MY FRIEND, MICHELLE
The second time I met Michelle, I was wearing zebra pajama pants and crying. She lived in the apartment next to mine, and she had already briefly introduced herself the day that Michael and I unloaded boxes into out tiny mildew-ridden apartment. I knocked on her apartment door one Saturday morning (hence, the pajama pants), she opened it and gave me a typical, welcoming, Michelle-style, “Hiiii!” and invited me in. That’s when I said, “Um. Hi… do you hate me?!” and then I started ugly-crying in the middle of her living room.
The neighbor that lived in the building over had just berated Michael and I for allowing my younger brother to park along the fence and as we hastily tried to get far, far away from her she started yelling, “Why don’t y’all just MOVE?! Everyone in this complex HATES you!” And while the rational side of me was certain this neighbor-lady was just saying nonsensical things in the heat of the moment, a small part of me imagined that all the neighbors in our small complex had gotten together and talked about how much they wanted us out.
Although I knew it wasn’t probably socially acceptable to knock on stranger’s doors so that they could validate that you weren’t a horrible person, my overwhelming need to be liked beat out social cues that day.
I’m trying to imagine if the roles were reversed, but I don’t know if I would have been as nice as Michelle. I mean, how needy is that? Do you like me? I’m just going to go ahead and cry about it right here just in case you don’t. But you guys, from that moment on, Michelle was just my person.
Rexburg can be a lonely place when you don’t feel like you have a good girl-friend. Michael and I were only in our sixth month of marriage when I moved in next to Michelle, and while I was soaking up all the newly-wedded Michael time and loving every second, I found myself feeling lonely at church looking on at everyone else who seemed to be paired with their bestie. And while Michael will forever claim the part of my heart that has BEST friend scrawled on it, there’s really nothing quite like a girlfriend.
And there’s especially nothing quite like a girlfriend like Michelle. Because if you have sad news or good news or a doctor’s appointment or a bad day at work or a strong craving for Cocoa Bean’s brownie fudge ice-cream, she is just the best person to have on your team.
In these past 4 years we’ve shared some big moments together. She made potato casserole on my sealing day, she cut my hair and let me cry about the daily struggles of infertility, she got me through 2 miscarriages, she got me out of the house almost every day the last couple months of my pregnancy and let me waddle along beside her as we strolled around the park. She was there, stewing in her own personal grief at the time, when I would cry to her because I thought that I would never be able to get pregnant–and then she was also there, in the room, when my baby was finally placed in my arms for the first time. She checked on me, and checked on me, and checked on me in the days that followed after, and oh, how I needed it.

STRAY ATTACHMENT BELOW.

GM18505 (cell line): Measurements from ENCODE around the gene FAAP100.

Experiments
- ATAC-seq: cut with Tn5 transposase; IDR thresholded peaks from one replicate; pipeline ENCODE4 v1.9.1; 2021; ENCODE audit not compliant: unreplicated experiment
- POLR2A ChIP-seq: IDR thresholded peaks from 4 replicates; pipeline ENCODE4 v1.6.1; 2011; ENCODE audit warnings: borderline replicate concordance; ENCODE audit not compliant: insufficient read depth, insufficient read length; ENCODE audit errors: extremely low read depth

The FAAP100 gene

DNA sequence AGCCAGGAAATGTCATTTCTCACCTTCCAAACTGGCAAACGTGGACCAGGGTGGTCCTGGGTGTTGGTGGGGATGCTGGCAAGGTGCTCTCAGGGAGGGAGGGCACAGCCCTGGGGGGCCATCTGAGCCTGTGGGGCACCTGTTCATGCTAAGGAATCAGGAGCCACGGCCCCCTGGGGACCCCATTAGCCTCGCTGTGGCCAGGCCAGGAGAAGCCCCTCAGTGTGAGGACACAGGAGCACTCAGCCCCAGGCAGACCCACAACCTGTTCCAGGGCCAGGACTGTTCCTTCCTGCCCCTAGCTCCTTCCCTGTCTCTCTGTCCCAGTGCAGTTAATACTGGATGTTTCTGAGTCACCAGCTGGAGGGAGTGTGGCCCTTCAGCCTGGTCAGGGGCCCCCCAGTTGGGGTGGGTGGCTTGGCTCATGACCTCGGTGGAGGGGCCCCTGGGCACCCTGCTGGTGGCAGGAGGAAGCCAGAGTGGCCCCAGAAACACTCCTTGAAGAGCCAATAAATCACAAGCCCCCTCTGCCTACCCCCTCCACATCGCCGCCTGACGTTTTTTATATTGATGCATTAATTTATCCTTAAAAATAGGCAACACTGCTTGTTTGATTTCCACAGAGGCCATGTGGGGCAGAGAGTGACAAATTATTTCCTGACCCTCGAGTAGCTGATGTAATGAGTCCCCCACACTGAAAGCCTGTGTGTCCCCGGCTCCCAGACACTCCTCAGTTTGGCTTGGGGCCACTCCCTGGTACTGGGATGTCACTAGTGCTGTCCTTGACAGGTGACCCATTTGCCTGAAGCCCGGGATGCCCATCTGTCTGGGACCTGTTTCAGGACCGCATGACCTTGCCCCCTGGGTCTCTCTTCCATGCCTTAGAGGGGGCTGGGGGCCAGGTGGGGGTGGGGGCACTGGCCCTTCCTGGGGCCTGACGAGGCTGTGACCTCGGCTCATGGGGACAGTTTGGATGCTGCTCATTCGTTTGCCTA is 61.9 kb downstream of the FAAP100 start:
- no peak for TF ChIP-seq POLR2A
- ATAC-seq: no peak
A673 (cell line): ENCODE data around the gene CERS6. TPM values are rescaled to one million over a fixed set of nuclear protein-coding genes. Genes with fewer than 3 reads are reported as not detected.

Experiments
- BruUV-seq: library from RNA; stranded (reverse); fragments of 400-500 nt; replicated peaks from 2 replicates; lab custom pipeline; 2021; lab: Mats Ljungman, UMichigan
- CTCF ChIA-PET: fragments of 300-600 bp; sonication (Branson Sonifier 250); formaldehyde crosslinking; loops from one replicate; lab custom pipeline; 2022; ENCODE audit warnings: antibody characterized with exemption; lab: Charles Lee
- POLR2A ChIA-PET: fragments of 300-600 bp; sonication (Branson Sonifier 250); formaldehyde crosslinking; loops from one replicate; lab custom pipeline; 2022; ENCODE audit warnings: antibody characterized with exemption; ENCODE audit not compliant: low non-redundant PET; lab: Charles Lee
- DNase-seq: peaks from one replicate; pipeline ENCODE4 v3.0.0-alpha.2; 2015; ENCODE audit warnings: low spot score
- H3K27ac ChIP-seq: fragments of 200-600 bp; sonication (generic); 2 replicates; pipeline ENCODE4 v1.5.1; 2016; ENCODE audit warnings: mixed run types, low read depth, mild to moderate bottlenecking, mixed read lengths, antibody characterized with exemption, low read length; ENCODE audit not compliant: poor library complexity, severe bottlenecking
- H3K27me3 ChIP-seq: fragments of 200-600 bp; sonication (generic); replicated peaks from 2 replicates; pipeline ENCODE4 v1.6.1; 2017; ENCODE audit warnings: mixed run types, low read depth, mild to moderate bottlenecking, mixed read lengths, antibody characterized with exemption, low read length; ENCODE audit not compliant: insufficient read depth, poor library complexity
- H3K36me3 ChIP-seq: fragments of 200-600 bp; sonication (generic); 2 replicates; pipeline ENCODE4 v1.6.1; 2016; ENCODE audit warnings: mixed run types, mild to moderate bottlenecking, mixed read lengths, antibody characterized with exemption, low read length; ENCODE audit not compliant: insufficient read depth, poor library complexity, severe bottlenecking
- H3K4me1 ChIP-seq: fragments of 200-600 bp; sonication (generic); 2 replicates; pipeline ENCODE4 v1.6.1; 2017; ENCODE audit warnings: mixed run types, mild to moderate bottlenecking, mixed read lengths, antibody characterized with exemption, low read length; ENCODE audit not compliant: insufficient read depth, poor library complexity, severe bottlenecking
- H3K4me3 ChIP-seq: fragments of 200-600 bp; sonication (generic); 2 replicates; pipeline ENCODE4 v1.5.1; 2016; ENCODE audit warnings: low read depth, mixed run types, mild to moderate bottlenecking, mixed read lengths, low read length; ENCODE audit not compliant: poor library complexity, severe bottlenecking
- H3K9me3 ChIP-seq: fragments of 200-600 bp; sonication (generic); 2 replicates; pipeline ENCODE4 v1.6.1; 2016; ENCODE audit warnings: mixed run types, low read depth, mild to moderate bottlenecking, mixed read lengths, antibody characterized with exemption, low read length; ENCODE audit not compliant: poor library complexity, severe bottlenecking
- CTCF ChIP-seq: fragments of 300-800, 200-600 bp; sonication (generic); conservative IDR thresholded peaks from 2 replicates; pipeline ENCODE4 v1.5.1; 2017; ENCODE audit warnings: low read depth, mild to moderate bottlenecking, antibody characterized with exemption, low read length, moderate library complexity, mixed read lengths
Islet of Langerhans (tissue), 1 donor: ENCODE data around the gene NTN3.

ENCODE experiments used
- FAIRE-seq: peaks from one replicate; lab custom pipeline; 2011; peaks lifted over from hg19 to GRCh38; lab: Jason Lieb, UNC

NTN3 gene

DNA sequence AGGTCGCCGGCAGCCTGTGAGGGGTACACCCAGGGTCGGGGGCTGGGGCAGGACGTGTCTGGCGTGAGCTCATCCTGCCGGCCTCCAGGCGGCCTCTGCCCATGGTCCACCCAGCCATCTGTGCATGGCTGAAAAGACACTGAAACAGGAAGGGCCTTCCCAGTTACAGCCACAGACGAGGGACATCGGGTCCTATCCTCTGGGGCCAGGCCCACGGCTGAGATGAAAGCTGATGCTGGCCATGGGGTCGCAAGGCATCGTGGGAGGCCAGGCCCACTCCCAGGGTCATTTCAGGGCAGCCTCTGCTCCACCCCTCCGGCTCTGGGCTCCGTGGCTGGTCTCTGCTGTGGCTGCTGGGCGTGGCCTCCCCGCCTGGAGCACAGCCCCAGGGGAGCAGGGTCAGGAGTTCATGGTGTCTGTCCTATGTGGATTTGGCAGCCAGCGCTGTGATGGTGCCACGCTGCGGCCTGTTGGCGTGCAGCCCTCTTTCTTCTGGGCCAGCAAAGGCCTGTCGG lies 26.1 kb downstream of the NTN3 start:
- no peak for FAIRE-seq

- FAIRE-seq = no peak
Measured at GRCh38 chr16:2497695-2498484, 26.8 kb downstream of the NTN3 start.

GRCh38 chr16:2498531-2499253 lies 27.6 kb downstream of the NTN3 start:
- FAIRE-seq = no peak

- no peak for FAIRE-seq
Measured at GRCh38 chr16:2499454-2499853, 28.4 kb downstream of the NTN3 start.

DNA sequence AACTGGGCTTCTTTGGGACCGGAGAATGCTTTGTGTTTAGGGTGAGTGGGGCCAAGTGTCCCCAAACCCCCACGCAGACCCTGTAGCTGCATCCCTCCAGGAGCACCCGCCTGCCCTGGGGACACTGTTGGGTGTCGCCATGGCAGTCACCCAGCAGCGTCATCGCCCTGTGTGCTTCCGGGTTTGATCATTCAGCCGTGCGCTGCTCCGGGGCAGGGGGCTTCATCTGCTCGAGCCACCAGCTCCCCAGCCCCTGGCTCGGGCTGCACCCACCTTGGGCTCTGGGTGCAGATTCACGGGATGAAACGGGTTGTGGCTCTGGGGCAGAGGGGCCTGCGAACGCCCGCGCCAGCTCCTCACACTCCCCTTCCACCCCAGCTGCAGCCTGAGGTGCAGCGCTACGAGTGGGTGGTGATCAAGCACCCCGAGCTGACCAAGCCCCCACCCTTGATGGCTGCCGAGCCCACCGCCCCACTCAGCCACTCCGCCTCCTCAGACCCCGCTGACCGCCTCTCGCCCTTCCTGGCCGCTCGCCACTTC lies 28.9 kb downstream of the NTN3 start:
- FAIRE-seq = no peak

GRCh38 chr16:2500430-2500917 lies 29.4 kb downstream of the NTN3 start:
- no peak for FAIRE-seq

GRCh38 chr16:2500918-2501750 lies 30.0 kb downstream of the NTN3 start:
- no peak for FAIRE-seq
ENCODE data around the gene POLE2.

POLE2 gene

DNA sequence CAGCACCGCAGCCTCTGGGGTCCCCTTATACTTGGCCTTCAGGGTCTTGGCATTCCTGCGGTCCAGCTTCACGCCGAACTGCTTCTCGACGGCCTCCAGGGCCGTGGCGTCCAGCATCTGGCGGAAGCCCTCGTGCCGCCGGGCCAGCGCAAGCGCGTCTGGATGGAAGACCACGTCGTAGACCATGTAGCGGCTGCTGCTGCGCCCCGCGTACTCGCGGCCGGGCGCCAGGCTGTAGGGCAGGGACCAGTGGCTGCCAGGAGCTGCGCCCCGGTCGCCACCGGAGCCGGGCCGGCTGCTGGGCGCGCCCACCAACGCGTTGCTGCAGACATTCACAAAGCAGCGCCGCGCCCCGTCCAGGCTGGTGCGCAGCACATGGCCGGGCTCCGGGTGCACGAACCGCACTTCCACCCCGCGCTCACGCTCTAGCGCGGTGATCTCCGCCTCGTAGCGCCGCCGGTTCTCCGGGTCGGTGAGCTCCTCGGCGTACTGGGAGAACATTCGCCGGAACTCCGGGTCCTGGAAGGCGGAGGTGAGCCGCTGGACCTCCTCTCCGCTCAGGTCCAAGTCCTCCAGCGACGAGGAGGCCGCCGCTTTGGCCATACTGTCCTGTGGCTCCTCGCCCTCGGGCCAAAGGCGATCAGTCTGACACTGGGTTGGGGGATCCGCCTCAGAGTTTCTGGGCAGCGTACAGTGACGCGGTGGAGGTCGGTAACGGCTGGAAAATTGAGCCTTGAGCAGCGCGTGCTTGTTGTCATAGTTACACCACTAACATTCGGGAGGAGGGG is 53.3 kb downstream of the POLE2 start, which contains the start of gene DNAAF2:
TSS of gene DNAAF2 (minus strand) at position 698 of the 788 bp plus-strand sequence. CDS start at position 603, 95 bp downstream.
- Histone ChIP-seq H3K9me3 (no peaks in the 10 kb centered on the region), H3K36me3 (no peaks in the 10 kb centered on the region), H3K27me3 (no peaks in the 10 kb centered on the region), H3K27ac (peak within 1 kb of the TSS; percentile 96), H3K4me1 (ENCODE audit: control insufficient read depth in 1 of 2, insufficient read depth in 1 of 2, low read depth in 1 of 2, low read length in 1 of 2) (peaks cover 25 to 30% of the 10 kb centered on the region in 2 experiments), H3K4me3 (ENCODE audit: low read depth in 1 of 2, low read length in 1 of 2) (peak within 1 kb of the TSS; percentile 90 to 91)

I was still trying hard to get pregnant when Michelle delivered her daughter, Rose. I was out of town and didn’t get to meet her perfect baby until an entire week later (it was torture!). I’ll never forget the first time I saw her as a mom. She was in her back bedroom when I got to her apartment. I watched her gently pick up her newborn and she was so in love that it somehow physically showed. I remember noting how beautiful she was in this new role, and how well it suited her. I cried in the car when I left her apartment that night, because I knew that she was changed. She was a mother now, and I felt that each of my friends, now her included, had moved on to this new, wonderful phase of life and that I was left behind in a sense. But she told me soon after, crying, “Ever since I’ve had her, Kelsey, I’ve prayed for you even harder. I want this for you so badly.” How did I get so blessed with such a thoughtful friend?
And then, a week or so later, I was at work when a text from her made me realize that she was suffering from days of little to no sleep and that she was feeling dangerously unwell, I told my boss, “Can I please go early? My best friend needs me!” And I sped to her house. I couldn’t get there fast enough. She’s picked me up when I was down, time and time again, and there is little I wouldn’t do for that woman! In that moment, I would have done anything to make her pain go away. And that is the beauty of friendship.
I truly believe that Heavenly Father puts people in our lives when we need them the very most, and how grateful I am that he put me in apartment E, while she was in apartment F. Rexburg wouldn’t have been the same without you, Michelle, and neither would I.
I’ve heard it said,That people come into our lives For a reason Bringing something we must learn. And we are led to those Who help us most to grow if we let them. And we help them in return. Well, I don’t know if I believe that’s true But I know I’m who I am today Because I knew you.-Wicked